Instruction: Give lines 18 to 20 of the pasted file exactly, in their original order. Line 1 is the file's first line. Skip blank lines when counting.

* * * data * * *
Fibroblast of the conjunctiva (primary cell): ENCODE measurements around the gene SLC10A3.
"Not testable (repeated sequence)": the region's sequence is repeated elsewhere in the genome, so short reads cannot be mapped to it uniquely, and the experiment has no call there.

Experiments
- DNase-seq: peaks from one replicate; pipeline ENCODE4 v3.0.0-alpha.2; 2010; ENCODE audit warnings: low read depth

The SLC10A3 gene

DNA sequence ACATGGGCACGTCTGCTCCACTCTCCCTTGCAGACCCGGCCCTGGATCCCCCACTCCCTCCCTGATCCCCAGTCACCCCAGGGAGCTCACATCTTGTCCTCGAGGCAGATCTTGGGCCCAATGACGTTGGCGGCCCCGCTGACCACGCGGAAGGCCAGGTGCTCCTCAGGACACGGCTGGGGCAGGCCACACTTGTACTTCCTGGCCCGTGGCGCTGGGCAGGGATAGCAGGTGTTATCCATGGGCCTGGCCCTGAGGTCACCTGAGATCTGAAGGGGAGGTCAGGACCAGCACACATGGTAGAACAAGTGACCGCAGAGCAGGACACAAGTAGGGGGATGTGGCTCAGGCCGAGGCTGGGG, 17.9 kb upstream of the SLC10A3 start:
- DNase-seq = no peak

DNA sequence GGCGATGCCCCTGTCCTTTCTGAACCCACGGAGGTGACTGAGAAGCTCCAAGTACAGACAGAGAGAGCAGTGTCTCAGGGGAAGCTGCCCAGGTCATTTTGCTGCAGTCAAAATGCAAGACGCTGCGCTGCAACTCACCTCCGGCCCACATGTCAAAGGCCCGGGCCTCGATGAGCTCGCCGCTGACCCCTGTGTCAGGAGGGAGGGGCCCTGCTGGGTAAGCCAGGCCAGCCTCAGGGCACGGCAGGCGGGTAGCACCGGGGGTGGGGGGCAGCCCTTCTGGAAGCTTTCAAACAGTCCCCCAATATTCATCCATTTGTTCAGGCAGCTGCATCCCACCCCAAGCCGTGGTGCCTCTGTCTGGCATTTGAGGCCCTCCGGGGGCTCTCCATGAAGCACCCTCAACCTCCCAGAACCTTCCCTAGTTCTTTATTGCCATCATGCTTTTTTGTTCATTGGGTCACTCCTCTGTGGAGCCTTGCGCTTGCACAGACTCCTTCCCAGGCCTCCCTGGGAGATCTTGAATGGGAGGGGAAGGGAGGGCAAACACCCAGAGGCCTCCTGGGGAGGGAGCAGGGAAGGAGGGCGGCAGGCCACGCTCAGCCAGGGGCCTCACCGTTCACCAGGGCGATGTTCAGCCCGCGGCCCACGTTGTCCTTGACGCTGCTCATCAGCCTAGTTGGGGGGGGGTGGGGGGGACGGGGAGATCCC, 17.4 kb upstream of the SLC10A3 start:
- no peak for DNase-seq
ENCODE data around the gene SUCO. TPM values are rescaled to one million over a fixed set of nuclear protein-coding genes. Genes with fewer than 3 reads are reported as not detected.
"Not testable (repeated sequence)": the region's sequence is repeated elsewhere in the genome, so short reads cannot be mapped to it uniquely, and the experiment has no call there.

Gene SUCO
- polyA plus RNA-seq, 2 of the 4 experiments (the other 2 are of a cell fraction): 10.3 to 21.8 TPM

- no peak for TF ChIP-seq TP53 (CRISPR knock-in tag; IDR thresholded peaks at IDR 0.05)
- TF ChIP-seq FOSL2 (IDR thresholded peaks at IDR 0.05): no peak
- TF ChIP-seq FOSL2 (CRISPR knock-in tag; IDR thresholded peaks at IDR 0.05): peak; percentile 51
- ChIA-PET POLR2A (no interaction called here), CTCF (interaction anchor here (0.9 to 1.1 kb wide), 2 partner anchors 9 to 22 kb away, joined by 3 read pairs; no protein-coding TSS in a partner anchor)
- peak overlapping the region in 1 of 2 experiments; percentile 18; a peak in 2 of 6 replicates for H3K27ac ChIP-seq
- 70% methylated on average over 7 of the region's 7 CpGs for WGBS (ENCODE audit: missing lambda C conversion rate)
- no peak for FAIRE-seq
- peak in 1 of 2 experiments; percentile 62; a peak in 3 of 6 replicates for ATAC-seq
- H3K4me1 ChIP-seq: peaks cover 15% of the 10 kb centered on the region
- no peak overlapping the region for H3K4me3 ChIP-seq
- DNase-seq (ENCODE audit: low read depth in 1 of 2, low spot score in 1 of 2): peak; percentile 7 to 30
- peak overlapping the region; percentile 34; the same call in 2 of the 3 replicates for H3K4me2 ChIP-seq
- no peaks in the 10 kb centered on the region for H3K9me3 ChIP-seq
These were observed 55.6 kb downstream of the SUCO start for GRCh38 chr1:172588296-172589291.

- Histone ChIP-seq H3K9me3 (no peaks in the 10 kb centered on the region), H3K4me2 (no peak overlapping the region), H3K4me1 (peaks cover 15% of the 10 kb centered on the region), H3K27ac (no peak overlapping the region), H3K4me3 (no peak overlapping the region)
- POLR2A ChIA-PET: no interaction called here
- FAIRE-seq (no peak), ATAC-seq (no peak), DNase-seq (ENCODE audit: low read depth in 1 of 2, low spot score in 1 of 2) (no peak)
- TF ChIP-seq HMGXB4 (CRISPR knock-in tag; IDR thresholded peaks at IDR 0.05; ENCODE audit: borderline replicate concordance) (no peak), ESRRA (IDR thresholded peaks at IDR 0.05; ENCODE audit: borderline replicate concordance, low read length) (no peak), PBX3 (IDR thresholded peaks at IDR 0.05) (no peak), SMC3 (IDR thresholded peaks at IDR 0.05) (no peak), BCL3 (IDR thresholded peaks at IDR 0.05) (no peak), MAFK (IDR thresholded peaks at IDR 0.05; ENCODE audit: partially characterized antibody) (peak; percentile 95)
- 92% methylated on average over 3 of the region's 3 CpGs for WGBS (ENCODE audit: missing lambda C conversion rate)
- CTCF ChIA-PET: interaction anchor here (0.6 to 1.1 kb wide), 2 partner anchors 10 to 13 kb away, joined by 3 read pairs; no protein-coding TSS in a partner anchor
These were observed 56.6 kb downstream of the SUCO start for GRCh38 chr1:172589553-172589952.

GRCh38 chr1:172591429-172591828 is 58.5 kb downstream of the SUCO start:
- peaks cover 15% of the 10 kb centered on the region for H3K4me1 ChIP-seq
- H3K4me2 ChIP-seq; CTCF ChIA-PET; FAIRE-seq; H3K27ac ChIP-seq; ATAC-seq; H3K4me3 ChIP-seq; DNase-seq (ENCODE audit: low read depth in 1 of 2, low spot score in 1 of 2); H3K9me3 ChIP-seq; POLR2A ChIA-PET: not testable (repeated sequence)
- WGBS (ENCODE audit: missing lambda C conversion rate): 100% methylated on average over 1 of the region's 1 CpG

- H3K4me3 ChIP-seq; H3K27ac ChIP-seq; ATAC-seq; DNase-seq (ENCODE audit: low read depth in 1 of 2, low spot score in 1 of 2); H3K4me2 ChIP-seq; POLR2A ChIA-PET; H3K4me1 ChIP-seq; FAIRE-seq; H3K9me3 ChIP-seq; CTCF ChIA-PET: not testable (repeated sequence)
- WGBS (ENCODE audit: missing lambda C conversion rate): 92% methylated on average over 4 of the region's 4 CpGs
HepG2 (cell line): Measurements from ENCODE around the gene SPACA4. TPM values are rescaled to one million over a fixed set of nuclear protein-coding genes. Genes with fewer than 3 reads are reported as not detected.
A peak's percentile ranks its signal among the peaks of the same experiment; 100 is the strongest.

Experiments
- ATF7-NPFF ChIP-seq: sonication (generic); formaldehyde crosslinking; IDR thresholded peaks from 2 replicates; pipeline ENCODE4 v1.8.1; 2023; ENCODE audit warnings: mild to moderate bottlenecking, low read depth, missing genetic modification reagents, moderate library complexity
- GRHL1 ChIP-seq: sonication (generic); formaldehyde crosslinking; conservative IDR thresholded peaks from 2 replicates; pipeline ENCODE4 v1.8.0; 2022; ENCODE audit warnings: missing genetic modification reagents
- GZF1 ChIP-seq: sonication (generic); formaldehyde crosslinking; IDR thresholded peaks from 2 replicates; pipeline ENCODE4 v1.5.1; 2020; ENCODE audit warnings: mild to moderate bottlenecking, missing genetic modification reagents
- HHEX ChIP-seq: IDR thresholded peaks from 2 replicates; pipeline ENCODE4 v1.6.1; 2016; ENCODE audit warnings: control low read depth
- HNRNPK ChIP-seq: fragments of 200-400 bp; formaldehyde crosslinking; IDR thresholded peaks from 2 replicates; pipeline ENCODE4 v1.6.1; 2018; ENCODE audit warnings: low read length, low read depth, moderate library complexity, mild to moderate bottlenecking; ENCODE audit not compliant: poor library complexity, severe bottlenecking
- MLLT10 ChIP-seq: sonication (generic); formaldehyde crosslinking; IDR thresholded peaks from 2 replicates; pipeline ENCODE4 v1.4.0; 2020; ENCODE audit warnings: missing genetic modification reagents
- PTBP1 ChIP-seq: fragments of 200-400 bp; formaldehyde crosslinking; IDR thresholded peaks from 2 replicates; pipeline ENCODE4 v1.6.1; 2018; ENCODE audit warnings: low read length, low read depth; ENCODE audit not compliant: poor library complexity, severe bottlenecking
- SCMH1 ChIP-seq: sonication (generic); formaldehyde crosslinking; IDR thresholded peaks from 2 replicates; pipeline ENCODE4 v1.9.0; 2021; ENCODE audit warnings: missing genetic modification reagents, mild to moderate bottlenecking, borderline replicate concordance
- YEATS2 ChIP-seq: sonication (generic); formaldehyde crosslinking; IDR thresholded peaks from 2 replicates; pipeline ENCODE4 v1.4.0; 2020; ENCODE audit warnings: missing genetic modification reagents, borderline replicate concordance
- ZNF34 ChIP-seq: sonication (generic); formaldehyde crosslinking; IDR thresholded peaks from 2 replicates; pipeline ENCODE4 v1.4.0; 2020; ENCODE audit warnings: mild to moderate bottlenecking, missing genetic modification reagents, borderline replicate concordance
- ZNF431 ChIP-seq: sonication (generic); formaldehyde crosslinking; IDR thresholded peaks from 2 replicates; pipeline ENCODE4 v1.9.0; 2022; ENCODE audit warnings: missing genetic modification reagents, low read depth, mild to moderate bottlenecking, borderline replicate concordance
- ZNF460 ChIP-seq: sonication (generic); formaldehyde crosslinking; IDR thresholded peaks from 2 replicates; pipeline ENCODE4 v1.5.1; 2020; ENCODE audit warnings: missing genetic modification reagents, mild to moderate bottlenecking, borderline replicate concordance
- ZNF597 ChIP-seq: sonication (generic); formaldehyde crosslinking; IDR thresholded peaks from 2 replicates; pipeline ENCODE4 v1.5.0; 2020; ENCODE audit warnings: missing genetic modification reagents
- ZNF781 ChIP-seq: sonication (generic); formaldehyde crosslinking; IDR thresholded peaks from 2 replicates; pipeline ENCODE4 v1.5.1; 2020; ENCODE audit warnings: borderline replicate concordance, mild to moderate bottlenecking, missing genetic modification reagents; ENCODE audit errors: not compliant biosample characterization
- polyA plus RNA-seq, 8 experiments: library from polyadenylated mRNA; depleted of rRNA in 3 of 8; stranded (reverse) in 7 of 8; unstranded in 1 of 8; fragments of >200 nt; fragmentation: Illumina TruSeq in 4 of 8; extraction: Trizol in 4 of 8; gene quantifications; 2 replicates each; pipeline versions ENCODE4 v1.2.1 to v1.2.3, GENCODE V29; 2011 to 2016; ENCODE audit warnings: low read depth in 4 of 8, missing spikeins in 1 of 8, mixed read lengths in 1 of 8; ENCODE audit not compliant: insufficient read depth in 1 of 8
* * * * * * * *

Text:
- peak overlapping the region in 1 of 2 experiments; percentile 18; a peak in 2 of 6 replicates for H3K27ac ChIP-seq
- 70% methylated on average over 7 of the region's 7 CpGs for WGBS (ENCODE audit: missing lambda C conversion rate)
- no peak for FAIRE-seq